John of England

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John (24 December 1167[1] – 19 October 1216[2]) was King of England from 6 April 1199 until his death.

John was the youngest of five sons of King Henry II of England and Eleanor, Duchess of Aquitaine, and was their second surviving son to ascend the throne; thus, he continued the line of Plantagenet or Angevin Kings of England. Prior to his accession, he was Earl of Cornwall and Gloucester, but this title merged into the Crown when he became King.

John's oldest surviving brother, Richard, became king upon the death of their father in 1189, and John was made Count of Mortain (France). When Richard refused to honour their father's wishes and surrender Aquitaine to him as well, John staged a rebellion. The rebellion failed, and John lost all potential claims to lands in France. John acceded to the throne as the younger brother of King Richard I, who died without issue.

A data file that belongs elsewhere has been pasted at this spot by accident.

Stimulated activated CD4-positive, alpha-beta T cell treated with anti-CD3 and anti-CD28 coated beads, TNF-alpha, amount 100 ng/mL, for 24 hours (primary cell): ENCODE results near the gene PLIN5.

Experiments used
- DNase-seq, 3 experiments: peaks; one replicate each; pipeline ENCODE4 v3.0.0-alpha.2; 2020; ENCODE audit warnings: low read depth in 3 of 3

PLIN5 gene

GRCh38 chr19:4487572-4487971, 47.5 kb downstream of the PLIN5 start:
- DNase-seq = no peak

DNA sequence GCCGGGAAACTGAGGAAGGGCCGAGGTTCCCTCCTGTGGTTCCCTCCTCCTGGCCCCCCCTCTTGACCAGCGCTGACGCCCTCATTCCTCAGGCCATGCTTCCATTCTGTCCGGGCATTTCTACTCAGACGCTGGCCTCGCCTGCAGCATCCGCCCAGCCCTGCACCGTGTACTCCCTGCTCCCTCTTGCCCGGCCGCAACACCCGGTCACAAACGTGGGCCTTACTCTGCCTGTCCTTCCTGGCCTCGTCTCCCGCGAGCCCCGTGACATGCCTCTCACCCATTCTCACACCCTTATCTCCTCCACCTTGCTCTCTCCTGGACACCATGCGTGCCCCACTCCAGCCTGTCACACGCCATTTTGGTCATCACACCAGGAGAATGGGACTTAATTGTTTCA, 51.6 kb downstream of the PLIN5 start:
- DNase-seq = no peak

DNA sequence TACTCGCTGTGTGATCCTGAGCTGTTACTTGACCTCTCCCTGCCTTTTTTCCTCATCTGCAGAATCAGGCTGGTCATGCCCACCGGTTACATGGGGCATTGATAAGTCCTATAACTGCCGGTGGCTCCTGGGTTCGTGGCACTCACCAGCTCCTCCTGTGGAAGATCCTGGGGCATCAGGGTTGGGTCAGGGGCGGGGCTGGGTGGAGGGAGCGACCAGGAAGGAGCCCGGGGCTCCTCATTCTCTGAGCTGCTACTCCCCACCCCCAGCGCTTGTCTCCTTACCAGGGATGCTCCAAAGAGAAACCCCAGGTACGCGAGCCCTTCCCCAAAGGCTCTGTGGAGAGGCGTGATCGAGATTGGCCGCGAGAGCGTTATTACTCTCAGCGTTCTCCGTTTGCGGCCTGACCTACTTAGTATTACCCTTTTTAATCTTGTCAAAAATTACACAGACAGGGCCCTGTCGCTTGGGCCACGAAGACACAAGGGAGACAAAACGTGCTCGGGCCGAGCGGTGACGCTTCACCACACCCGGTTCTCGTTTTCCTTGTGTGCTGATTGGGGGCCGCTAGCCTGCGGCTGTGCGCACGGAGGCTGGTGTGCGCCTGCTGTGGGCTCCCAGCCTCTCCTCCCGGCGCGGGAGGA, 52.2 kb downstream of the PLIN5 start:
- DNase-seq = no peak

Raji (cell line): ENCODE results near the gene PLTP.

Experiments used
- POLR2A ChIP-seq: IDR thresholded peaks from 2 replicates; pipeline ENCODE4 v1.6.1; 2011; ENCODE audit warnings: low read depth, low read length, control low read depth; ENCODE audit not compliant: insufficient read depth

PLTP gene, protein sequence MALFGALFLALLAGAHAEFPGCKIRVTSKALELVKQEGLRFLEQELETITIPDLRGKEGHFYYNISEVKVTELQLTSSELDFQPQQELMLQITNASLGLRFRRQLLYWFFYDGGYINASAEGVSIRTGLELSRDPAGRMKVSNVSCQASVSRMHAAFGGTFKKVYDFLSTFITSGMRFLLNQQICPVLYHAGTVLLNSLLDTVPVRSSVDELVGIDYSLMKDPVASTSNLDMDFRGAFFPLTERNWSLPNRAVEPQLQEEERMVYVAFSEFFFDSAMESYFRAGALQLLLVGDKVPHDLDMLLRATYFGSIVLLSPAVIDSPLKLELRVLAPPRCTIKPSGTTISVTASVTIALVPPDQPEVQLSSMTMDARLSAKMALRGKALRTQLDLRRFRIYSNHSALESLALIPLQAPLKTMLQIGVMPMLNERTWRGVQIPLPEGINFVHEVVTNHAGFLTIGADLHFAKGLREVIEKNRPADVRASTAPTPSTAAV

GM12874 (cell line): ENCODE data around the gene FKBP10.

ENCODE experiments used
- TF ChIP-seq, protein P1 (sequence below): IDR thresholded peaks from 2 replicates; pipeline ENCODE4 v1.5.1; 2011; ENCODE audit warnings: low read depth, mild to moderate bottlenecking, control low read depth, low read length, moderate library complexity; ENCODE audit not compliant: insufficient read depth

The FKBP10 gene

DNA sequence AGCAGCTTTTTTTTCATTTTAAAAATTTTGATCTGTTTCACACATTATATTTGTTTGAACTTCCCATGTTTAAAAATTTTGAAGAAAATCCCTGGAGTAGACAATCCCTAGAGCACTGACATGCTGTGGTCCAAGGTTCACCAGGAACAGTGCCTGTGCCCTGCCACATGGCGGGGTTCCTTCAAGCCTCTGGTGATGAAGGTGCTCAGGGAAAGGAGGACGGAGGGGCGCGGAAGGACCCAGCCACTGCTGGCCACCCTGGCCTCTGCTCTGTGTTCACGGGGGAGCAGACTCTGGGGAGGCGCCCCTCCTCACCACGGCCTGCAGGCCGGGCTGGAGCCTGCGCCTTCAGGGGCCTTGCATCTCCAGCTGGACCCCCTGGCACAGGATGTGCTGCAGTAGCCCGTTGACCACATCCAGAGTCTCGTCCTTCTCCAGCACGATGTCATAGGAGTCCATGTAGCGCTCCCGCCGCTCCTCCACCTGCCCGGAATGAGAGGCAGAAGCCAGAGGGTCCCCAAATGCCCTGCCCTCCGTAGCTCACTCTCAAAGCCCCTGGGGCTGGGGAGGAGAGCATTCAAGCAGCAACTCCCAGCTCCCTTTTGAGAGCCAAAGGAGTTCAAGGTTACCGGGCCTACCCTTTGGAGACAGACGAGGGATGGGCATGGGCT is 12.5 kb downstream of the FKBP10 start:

During his lifetime John acquired two epithets. One was "Lackland" (French: Sans Terre), which he gained for three different reasons: (1.) Because as his father's youngest son, he did not inherit land out of his family's holdings, (2.) because as King he lost significant territory to France, and (3.) because he voluntarily handed over all of England to the church.[3] The other was "Softsword" signifying his supposed lack of prowess in battle.[4]

Apart from entering popular legend as the enemy of Robin Hood, he is perhaps best-known for having acquiesced—to the barons of English nobility—to seal the Magna Carta, a document which limited kingly power in England and which is popularly thought of as an early step in the evolution of limited government.


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